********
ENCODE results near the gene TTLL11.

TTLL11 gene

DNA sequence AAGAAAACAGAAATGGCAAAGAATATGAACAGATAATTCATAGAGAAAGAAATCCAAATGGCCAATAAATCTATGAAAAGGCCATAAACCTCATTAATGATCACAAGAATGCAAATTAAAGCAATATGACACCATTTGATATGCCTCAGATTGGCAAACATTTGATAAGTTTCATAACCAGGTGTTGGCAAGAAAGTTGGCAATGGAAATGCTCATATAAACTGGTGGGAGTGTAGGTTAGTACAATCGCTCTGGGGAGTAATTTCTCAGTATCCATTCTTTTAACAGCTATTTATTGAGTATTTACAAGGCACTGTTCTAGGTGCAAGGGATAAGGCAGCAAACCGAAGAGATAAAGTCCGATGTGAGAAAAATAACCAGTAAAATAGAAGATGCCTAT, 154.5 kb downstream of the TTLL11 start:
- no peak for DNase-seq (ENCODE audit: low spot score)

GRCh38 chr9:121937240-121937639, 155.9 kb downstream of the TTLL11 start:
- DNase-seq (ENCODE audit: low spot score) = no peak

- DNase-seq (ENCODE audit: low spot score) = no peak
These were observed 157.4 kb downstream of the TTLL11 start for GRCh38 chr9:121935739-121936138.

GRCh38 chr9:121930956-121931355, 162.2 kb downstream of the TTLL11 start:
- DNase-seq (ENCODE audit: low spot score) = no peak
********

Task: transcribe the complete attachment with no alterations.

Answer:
ENCODE results near the gene TTLL11.

TTLL11 gene

DNA sequence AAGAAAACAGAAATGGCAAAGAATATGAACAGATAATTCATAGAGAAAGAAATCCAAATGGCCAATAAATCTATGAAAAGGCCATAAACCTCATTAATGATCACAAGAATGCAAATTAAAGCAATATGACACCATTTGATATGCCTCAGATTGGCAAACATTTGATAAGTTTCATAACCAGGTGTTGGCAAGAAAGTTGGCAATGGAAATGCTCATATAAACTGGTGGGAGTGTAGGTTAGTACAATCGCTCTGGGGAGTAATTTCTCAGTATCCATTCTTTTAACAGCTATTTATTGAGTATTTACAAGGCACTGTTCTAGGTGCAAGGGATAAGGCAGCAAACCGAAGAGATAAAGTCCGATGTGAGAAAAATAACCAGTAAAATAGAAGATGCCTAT, 154.5 kb downstream of the TTLL11 start:
- no peak for DNase-seq (ENCODE audit: low spot score)

GRCh38 chr9:121937240-121937639, 155.9 kb downstream of the TTLL11 start:
- DNase-seq (ENCODE audit: low spot score) = no peak

- DNase-seq (ENCODE audit: low spot score) = no peak
These were observed 157.4 kb downstream of the TTLL11 start for GRCh38 chr9:121935739-121936138.

GRCh38 chr9:121930956-121931355, 162.2 kb downstream of the TTLL11 start:
- DNase-seq (ENCODE audit: low spot score) = no peak